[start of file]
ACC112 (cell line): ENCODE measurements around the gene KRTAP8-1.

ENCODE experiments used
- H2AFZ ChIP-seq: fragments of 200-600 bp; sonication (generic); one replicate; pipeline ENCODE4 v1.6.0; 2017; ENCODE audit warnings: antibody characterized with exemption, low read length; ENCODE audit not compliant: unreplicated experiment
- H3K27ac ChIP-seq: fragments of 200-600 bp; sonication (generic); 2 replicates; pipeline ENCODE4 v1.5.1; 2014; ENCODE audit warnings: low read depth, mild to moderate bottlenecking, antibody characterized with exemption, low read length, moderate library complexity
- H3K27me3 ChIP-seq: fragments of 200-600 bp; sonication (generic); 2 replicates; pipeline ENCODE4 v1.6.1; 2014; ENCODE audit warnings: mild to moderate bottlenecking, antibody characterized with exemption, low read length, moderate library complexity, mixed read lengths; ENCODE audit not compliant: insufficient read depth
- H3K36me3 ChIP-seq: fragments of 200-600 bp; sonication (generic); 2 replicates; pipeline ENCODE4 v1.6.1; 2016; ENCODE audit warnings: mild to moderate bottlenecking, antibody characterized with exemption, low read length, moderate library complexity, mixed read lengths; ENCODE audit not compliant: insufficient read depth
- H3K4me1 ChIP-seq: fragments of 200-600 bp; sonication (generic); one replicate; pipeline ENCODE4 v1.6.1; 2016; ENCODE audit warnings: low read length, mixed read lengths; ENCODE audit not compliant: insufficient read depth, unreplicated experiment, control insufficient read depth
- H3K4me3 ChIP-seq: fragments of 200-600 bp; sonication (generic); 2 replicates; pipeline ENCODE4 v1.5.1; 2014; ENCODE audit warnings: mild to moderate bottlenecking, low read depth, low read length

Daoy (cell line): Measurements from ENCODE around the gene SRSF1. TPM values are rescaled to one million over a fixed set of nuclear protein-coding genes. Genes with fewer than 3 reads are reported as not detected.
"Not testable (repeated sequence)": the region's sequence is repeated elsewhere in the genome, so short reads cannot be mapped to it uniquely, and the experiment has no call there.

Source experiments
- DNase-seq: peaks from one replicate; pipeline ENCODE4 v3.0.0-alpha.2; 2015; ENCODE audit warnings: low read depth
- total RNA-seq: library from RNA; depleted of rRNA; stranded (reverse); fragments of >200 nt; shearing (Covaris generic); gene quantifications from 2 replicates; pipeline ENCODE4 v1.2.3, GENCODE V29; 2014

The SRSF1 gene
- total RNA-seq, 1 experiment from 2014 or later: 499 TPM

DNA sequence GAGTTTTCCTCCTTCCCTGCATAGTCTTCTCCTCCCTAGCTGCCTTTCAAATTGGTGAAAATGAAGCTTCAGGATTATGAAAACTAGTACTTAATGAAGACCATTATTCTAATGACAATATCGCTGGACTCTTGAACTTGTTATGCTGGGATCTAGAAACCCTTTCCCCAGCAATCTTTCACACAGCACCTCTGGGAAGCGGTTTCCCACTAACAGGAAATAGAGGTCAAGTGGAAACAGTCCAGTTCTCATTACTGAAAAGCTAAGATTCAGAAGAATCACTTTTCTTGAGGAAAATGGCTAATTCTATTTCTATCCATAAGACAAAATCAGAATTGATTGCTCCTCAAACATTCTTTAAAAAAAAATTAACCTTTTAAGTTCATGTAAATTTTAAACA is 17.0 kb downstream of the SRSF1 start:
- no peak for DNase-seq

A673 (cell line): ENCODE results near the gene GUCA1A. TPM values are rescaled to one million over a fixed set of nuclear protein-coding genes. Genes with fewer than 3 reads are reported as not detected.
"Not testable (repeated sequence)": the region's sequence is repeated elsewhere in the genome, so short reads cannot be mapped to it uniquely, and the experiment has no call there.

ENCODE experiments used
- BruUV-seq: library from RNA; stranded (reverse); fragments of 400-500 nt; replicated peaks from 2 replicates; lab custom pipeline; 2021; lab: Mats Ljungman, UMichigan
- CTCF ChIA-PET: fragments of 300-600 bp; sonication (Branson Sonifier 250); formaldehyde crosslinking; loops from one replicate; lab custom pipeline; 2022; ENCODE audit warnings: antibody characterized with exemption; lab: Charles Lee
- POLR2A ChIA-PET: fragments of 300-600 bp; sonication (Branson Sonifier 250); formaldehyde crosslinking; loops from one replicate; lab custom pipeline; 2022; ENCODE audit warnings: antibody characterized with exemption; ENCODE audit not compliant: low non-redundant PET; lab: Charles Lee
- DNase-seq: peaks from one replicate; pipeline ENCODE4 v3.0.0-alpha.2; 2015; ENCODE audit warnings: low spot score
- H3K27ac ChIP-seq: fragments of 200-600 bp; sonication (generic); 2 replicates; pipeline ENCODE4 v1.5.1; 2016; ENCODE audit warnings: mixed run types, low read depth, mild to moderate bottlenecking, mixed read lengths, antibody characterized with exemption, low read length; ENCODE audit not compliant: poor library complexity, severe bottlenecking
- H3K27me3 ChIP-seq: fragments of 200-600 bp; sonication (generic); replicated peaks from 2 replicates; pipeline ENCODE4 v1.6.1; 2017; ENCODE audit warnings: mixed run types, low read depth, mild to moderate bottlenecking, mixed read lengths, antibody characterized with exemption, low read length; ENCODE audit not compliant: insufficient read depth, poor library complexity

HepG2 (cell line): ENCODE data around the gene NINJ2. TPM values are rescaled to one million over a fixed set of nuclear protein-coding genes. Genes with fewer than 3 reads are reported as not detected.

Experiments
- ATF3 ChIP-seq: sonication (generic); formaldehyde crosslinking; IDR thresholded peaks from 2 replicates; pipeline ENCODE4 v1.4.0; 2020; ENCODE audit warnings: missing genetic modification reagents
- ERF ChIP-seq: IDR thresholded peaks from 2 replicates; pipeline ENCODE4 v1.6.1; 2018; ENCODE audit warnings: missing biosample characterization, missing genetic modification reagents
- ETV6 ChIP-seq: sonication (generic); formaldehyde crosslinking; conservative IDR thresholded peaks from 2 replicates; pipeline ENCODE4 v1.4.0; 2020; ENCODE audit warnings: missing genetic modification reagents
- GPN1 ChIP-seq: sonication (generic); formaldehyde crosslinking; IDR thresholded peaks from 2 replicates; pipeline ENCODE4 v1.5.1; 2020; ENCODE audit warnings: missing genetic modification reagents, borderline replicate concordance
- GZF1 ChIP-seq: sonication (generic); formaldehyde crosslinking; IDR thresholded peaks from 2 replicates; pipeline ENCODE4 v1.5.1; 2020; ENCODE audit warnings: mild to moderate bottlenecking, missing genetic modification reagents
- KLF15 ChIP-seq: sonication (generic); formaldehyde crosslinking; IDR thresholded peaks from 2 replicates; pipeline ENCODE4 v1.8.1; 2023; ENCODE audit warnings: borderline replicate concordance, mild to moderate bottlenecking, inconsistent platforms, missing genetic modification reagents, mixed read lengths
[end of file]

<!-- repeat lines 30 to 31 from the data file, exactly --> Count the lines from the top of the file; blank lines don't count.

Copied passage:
- ERF ChIP-seq: IDR thresholded peaks from 2 replicates; pipeline ENCODE4 v1.6.1; 2018; ENCODE audit warnings: missing biosample characterization, missing genetic modification reagents
- ETV6 ChIP-seq: sonication (generic); formaldehyde crosslinking; conservative IDR thresholded peaks from 2 replicates; pipeline ENCODE4 v1.4.0; 2020; ENCODE audit warnings: missing genetic modification reagents